Rereading Aristotle, Dionysius of Halicarnassus, and Demetrius through the lens of contemporary narratology provides scholarship with a potentially fruitful perspective for investigating the relationship between historical narrative and other forms of literature. In particular, the reflections of Dionysius and Demetrius on narrative style at the micro-level, as well as those of Aristotle on history and tragedy as ways of representing knowledge at the macro-level, might enable historians and comparatists to focus on the question of how pan-European historical narratives are related to the drama of their times.

Accordingly, the topic of this conference are the forms, motifs, and strategies employed in pan-European historical and mythological plots (such as the Lucretia legend, the Trojan war, and the Griselda tale) in Early Modern historical drama from Giangiacomo Trissino to Jean Racine, and from Joost van den Vondel to Alexander Sumarokov. The rise of a pan-European intellectual and literary space—the respublica litteraria—enabled and promoted an intensive interaction between various spheres of artistic productivity, rendering particularly stimulating a comparative investigation of the use of the abovementioned motifs in various spheres of the intellectual and artistic cultures of the sixteenth and seventeenth centuries.

Special attention will be paid to drama, since it clarifies the relationship between the universality of literary and historical narratives and the formation of national conventions, with their different forms and languages. In this way, attention may be paid both to those works of art that are considered peripheral (according to the established history of European literature) and to hitherto unnoticed or marginalized figures of European theatre. Of particular import in this respect are the strategies of reception of literary genres and stylistic canons, the epistemological principles of historiography (such as discussions about certitudo historica, historical Pyrrhonism, the aporia of history as ‘science about contingency’), as well as the general philosophical and political foundations of the historiography of the sixteenth and seventeenth centuries in European drama.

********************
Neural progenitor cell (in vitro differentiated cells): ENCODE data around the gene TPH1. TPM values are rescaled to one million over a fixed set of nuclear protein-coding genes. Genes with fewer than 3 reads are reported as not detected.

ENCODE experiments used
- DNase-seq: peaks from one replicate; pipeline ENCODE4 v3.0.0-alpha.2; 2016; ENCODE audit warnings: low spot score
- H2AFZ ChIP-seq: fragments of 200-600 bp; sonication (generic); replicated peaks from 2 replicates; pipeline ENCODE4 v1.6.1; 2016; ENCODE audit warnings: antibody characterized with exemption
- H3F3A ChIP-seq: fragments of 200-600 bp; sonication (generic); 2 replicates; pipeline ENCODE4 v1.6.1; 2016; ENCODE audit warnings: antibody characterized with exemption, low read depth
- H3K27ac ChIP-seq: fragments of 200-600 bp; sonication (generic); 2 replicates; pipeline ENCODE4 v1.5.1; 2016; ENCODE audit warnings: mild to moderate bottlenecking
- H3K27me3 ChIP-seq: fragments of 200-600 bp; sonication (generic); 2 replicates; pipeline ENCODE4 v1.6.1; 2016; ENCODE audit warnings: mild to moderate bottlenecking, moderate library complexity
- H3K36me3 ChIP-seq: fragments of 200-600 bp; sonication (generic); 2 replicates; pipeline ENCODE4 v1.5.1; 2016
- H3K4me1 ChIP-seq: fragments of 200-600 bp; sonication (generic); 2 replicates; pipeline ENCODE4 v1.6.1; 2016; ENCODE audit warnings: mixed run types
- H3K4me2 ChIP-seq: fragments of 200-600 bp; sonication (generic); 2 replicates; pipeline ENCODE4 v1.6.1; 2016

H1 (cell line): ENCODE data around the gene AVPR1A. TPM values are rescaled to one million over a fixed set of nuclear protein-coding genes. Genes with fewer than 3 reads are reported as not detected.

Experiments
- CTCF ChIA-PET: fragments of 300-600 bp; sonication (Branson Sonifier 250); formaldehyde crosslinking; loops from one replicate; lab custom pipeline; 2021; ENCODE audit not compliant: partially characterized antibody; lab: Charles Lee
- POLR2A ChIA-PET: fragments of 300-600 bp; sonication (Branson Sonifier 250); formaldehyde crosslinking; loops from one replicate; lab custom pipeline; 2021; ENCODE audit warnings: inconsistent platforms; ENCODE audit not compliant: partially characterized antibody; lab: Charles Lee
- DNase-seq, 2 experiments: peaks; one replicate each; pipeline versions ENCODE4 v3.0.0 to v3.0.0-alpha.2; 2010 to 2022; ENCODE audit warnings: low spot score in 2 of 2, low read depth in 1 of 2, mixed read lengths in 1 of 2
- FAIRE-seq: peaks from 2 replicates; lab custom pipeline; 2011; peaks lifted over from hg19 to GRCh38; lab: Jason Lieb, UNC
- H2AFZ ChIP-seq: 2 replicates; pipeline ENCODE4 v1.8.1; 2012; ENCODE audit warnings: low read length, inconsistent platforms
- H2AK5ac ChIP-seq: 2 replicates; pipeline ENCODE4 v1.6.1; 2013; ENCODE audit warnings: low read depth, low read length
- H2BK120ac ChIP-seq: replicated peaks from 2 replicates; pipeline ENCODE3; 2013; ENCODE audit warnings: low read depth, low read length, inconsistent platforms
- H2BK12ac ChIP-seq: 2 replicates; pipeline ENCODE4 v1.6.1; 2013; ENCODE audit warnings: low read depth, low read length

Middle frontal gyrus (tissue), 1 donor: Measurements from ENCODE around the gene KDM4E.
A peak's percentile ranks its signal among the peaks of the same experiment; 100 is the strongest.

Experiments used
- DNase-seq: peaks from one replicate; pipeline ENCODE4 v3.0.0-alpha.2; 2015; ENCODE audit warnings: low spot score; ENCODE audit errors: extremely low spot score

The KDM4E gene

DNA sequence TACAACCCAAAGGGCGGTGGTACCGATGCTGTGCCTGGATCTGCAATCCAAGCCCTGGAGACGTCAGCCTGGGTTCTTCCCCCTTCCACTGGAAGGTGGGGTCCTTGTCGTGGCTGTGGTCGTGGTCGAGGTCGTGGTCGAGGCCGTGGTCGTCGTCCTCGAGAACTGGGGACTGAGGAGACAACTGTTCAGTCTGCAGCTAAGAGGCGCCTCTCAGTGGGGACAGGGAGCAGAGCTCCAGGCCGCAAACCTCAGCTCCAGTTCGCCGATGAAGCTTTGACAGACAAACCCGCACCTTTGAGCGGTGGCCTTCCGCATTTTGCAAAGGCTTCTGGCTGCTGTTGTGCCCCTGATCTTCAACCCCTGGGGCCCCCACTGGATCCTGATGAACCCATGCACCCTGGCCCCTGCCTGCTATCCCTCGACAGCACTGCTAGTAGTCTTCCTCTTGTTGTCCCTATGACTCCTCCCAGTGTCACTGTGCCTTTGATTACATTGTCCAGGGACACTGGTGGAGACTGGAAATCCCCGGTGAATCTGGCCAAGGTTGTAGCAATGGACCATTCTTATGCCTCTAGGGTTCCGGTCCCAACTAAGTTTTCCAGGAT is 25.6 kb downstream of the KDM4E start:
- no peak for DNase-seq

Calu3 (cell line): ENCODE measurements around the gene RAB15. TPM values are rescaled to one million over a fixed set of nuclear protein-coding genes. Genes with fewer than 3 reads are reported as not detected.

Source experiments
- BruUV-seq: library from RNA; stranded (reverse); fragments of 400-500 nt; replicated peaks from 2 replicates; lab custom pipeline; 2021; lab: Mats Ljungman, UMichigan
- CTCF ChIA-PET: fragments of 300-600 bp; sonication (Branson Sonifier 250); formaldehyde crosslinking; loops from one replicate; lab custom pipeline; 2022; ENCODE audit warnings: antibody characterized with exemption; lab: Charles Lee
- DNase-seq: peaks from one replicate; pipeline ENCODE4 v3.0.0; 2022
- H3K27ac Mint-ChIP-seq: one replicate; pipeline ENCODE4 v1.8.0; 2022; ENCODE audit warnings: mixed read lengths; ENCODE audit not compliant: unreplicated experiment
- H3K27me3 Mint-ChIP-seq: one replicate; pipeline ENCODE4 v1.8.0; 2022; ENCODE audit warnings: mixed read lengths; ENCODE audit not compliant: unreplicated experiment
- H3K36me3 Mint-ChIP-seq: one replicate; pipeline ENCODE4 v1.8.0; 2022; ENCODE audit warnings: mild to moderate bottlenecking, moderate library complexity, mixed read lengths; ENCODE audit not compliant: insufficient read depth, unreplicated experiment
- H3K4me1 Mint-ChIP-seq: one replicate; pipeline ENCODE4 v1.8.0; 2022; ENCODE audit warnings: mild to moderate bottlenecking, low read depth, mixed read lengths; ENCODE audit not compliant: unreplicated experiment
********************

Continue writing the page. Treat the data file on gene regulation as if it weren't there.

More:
Wednesday, October 26

14:00-14:30 Registration
14.30-14.45 Welcome and Opening Remarks

14.45-16.30 Panel I: Historiography and Drama
14.45-15.20 Joachim Küpper, “Literature and Historiography in Aristotle”
15.20-15.55 Gaia Gubbini, “King Arthur: History or Fiction? Investigations in French
Medieval Literature”
15.55-16.30 Pavel Sokolov and Julia Ivanova, “The Tacitist Background of Pieter
Corneliszoon Hooft’s Drama”
16.30-16.50 Coffee break

16.50-18.00 Panel II: The Stages of Power
16.50-17.25 Ekaterina Boltounova, “Historical Writings of Catherine II:
Dynasty, Family and Self-fashioning”
17.25-18.00 Tatiana Korneeva, “The Politics of the Public in Vittorio Alfieri’s Theatre”

Thursday, October 27

10.15-12.10 Panel III: Theoretical Perspectives on History and Drama*
10.15-10.50 DS Mayfield, “The Economy of Rhetorical Ventriloquism”
10.50-11.25 Gautam Chakrabarti, “The Cultural Dynamics of Difference: Towards a Histoire Croisée of Asian Literary Theory”
11.25-12.00 Elena Penskaya, “Farce comedies by Henry Fielding (The Tragedy of Tragedies; or, the Life and Death of Tom Thumb the Great)
and Ludwig Tieck (Puss in Boots, etc.) as a historical travesty”

13.45-15.55 Panel IV: Mapping Dramatic Histories
13.45-14.20 Natalia Sarana, “The Drama of ‘Bildung’: Approaches to the Study of A. Ostrovsky’s Plays”
14.20-15.55 Olga Kouptsova, “Ostrovsky’s Experience of the Creation of the European Theatrical Canon and Russian Stage Practice:
Personal Preferences and General Trends”
15.55-16.15 Afternoon tea

16.15-18.00 Panel V: Staging History
16.15-16.50 Gasan Guseinov, “The Alternative Historical Discourse in Mid-twentieth-century South Russian Samizdat Drama”
16.50-17.25 Galina Zykova, “Modern British Adaptations of Classical Russian Drama”
17.25-18.00 Janina Janke and Toni Bernhart, “The Marienberg ‘Griseldis’ from 1713, Staged in 2016”

18.00-18.10 Coffee break
18.00-18.30 Closing Roundtable Discussion and Q&A

Beitrag von: Tatiana Korneeva

Redaktion: Christof Schöch